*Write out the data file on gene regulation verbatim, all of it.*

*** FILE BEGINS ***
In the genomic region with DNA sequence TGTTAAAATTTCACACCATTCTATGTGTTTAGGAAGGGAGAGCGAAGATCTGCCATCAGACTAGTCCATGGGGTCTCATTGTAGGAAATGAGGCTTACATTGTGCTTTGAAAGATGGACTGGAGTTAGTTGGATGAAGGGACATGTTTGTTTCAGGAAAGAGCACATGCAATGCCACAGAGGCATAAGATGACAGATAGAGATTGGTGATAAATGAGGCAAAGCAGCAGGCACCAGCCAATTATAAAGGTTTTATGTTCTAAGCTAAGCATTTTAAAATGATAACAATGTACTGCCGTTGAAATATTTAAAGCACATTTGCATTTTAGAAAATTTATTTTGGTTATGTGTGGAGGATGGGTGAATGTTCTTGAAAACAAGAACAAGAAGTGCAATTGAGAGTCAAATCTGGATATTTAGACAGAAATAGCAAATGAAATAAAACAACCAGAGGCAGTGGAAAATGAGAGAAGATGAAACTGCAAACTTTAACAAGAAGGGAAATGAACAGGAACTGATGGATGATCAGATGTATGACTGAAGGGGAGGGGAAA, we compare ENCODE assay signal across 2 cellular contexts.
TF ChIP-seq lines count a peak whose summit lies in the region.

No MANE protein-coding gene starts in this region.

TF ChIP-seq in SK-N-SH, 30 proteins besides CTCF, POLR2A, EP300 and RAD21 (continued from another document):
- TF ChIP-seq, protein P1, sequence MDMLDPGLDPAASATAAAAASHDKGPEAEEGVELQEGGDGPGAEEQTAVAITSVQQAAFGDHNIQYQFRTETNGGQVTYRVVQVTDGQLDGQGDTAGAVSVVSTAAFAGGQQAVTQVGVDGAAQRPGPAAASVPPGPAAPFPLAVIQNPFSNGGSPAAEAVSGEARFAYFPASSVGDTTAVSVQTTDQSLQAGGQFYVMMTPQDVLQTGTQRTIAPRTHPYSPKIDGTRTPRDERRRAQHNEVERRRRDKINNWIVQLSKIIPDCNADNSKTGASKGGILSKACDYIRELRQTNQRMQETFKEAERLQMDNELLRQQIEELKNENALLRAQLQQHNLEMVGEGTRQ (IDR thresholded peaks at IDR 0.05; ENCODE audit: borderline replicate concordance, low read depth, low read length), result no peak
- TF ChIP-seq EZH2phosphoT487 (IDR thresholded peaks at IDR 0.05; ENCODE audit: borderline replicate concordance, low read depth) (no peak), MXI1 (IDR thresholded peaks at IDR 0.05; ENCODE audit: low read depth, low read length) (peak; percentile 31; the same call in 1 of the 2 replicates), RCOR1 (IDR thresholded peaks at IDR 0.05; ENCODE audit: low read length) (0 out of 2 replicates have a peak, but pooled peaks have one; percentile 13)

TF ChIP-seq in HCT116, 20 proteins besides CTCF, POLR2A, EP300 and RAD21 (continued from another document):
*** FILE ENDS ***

In the genomic region with DNA sequence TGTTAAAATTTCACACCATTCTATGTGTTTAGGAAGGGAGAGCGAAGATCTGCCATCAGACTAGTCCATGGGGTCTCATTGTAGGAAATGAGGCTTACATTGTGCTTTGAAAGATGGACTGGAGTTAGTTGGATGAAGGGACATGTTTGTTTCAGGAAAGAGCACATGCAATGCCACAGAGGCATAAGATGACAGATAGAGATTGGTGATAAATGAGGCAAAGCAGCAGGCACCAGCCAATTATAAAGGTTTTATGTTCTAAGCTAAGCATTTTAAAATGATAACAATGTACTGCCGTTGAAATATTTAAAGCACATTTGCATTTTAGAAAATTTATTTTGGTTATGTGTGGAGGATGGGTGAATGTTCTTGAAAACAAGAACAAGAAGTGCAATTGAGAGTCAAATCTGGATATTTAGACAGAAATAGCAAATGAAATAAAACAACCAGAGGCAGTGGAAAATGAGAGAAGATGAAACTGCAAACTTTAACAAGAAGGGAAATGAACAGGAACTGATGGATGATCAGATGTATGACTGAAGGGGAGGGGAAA, we compare ENCODE assay signal across 2 cellular contexts.
TF ChIP-seq lines count a peak whose summit lies in the region.

No MANE protein-coding gene starts in this region.

TF ChIP-seq in SK-N-SH, 30 proteins besides CTCF, POLR2A, EP300 and RAD21 (continued from another document):
- TF ChIP-seq, protein P1, sequence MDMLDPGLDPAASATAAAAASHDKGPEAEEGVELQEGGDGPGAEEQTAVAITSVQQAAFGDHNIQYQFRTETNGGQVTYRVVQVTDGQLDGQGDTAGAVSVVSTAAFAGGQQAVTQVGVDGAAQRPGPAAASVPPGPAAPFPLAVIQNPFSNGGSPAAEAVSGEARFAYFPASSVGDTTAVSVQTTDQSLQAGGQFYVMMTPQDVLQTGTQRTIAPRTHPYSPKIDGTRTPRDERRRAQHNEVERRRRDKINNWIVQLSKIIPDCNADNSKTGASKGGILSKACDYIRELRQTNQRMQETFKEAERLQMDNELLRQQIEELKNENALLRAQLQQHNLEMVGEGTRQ (IDR thresholded peaks at IDR 0.05; ENCODE audit: borderline replicate concordance, low read depth, low read length), result no peak
- TF ChIP-seq EZH2phosphoT487 (IDR thresholded peaks at IDR 0.05; ENCODE audit: borderline replicate concordance, low read depth) (no peak), MXI1 (IDR thresholded peaks at IDR 0.05; ENCODE audit: low read depth, low read length) (peak; percentile 31; the same call in 1 of the 2 replicates), RCOR1 (IDR thresholded peaks at IDR 0.05; ENCODE audit: low read length) (0 out of 2 replicates have a peak, but pooled peaks have one; percentile 13)

TF ChIP-seq in HCT116, 20 proteins besides CTCF, POLR2A, EP300 and RAD21 (continued from another document):